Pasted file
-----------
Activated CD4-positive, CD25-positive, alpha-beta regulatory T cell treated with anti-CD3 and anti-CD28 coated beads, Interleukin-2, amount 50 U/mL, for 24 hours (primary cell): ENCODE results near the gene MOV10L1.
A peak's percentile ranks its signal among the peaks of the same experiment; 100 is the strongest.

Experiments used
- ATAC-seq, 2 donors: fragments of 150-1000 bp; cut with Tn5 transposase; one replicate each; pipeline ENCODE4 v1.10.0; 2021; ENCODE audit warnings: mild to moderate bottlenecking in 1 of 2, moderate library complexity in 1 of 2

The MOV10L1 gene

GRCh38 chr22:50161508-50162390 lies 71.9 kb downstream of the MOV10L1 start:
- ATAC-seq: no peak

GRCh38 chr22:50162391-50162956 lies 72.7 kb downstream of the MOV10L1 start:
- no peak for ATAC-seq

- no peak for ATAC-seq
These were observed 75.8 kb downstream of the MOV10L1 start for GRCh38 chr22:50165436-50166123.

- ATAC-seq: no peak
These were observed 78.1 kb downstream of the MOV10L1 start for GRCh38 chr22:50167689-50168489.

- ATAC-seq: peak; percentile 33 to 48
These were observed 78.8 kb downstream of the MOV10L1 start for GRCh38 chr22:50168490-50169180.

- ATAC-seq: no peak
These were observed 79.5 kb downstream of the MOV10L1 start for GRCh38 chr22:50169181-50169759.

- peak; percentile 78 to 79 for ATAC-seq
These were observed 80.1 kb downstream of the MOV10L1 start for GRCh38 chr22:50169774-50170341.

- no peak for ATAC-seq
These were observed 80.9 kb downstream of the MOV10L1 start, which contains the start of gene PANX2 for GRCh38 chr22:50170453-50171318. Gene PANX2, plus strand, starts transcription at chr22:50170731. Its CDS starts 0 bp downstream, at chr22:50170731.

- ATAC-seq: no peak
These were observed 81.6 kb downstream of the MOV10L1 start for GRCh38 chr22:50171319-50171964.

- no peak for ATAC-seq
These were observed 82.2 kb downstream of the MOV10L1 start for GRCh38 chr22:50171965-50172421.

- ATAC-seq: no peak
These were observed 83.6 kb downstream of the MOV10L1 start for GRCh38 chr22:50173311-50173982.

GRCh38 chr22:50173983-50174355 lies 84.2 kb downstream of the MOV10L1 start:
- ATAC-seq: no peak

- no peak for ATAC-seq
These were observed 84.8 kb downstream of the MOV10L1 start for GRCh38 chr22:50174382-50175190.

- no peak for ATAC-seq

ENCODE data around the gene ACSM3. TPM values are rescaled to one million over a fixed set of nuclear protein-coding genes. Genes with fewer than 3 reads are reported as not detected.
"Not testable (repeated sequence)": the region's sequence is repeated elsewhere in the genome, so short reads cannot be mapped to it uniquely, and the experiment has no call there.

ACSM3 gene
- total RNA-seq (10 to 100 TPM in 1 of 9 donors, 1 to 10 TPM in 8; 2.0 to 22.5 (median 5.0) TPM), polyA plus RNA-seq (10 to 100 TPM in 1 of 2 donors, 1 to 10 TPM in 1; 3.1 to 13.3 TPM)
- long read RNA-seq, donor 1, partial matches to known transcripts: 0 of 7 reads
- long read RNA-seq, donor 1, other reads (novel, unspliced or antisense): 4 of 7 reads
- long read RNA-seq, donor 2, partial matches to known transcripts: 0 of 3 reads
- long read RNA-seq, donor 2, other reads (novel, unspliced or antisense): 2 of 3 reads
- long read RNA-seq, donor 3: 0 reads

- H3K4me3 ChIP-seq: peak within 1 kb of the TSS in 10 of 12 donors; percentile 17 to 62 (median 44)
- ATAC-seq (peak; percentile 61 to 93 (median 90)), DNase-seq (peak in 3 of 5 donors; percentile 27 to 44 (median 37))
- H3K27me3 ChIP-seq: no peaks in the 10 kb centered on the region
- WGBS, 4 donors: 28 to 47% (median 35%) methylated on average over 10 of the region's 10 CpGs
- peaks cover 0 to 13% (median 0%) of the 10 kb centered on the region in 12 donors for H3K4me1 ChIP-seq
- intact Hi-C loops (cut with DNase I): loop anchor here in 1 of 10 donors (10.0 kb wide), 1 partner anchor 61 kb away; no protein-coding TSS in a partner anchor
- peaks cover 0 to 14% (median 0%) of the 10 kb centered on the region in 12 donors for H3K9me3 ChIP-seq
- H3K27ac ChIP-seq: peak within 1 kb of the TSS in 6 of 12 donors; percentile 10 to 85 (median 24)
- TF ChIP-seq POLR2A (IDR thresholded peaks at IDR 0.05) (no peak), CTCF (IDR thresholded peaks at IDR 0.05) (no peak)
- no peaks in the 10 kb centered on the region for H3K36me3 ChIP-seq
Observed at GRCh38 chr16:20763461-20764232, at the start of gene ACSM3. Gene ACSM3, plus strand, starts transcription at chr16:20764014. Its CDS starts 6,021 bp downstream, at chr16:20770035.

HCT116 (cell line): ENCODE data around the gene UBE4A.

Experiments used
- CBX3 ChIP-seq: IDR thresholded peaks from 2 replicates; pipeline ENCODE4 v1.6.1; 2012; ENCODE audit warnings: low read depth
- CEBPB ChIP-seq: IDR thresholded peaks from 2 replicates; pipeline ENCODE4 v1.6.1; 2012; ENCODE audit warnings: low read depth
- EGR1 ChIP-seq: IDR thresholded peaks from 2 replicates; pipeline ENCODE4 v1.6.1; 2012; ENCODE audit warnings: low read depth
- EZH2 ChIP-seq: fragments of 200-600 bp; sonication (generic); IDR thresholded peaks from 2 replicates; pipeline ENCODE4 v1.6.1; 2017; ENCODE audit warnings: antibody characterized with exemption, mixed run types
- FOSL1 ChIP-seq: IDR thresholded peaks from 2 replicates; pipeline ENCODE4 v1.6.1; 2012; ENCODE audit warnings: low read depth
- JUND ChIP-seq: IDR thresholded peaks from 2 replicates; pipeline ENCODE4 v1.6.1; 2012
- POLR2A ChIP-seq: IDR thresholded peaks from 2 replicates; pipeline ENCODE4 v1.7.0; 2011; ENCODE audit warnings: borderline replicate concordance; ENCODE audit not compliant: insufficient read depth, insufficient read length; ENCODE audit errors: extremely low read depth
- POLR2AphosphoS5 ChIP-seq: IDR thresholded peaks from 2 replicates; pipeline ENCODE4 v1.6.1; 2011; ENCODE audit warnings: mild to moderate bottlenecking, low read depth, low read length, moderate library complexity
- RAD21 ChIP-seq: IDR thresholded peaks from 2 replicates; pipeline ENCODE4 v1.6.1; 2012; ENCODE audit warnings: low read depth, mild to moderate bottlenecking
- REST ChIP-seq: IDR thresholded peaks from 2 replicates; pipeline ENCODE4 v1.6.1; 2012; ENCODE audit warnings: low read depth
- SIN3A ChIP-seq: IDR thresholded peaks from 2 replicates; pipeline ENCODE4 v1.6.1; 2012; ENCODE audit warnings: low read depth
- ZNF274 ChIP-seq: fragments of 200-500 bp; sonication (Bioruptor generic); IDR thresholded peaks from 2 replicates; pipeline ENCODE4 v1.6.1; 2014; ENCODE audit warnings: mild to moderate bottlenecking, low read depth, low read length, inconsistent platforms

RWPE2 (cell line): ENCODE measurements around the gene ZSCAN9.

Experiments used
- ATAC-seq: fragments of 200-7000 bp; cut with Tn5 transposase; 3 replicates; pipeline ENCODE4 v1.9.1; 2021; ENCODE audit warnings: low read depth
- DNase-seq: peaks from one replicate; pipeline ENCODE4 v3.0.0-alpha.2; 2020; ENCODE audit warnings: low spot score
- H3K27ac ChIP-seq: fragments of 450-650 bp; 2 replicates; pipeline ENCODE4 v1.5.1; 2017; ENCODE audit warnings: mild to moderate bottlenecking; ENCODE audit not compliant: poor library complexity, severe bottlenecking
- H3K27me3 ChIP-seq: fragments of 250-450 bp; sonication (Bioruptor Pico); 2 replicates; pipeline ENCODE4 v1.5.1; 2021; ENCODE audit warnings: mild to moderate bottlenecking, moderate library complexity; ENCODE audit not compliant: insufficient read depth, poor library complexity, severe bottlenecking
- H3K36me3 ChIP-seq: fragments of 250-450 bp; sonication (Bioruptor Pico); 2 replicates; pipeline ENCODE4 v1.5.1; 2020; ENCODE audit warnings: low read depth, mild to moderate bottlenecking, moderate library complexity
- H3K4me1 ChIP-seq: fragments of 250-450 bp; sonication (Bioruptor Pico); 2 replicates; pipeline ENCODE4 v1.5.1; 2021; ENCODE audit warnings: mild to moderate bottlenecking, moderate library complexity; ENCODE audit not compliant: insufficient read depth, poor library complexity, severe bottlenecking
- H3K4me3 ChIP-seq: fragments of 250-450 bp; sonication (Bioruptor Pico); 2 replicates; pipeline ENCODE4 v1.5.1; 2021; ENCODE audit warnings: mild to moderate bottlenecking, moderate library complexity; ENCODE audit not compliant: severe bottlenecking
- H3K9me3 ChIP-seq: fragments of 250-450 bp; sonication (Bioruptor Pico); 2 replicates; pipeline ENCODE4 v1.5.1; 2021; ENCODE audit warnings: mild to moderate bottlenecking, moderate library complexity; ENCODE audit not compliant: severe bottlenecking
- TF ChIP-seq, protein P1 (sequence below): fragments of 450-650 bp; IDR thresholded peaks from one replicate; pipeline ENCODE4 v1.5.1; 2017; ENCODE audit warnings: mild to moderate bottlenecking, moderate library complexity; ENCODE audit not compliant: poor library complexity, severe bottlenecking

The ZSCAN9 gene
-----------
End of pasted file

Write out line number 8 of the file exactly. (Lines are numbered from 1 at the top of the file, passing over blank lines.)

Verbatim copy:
GRCh38 chr22:50162391-50162956 lies 72.7 kb downstream of the MOV10L1 start: